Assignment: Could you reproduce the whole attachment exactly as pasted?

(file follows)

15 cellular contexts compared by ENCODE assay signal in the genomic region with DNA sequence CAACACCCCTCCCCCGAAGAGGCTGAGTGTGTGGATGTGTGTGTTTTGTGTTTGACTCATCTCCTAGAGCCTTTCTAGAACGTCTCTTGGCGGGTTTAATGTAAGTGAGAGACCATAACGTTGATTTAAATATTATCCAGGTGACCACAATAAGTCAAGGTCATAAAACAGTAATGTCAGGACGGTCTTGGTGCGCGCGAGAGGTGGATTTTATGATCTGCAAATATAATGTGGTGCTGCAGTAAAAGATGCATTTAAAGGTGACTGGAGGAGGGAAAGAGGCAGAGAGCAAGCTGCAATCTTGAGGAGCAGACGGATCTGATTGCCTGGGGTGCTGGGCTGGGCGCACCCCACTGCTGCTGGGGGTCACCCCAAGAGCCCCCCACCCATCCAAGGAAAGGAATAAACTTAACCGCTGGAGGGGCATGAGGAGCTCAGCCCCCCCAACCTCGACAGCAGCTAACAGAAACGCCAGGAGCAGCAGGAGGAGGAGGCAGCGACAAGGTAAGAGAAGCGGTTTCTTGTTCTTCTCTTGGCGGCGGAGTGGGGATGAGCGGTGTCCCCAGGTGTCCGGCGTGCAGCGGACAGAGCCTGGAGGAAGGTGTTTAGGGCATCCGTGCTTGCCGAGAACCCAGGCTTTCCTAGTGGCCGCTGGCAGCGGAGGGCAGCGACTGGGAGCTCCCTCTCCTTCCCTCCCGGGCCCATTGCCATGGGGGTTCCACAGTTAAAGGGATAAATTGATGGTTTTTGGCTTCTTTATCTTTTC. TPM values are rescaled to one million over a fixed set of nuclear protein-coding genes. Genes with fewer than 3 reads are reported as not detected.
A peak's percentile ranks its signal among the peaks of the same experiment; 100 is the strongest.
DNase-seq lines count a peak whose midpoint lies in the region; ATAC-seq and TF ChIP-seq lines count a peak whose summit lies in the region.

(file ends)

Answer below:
15 cellular contexts compared by ENCODE assay signal in the genomic region with DNA sequence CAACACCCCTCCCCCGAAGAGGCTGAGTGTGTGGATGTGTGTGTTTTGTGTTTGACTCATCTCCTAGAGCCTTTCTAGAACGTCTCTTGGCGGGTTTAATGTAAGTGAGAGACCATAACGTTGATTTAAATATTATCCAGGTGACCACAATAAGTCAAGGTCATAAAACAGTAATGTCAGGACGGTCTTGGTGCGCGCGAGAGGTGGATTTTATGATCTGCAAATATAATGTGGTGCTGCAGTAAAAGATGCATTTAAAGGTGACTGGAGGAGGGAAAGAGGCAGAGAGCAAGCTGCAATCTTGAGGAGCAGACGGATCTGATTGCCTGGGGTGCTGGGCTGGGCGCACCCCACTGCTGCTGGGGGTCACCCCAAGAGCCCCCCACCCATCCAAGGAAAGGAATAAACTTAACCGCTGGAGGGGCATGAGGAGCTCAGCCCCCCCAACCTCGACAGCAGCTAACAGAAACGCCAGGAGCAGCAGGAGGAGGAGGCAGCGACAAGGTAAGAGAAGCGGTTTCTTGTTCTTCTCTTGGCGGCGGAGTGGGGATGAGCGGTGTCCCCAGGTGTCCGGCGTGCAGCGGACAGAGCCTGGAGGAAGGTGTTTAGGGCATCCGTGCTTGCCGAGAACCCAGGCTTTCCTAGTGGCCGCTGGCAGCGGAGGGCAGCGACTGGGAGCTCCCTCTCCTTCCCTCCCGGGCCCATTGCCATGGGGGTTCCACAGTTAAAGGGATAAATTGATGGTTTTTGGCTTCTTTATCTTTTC. TPM values are rescaled to one million over a fixed set of nuclear protein-coding genes. Genes with fewer than 3 reads are reported as not detected.
A peak's percentile ranks its signal among the peaks of the same experiment; 100 is the strongest.
DNase-seq lines count a peak whose midpoint lies in the region; ATAC-seq and TF ChIP-seq lines count a peak whose summit lies in the region.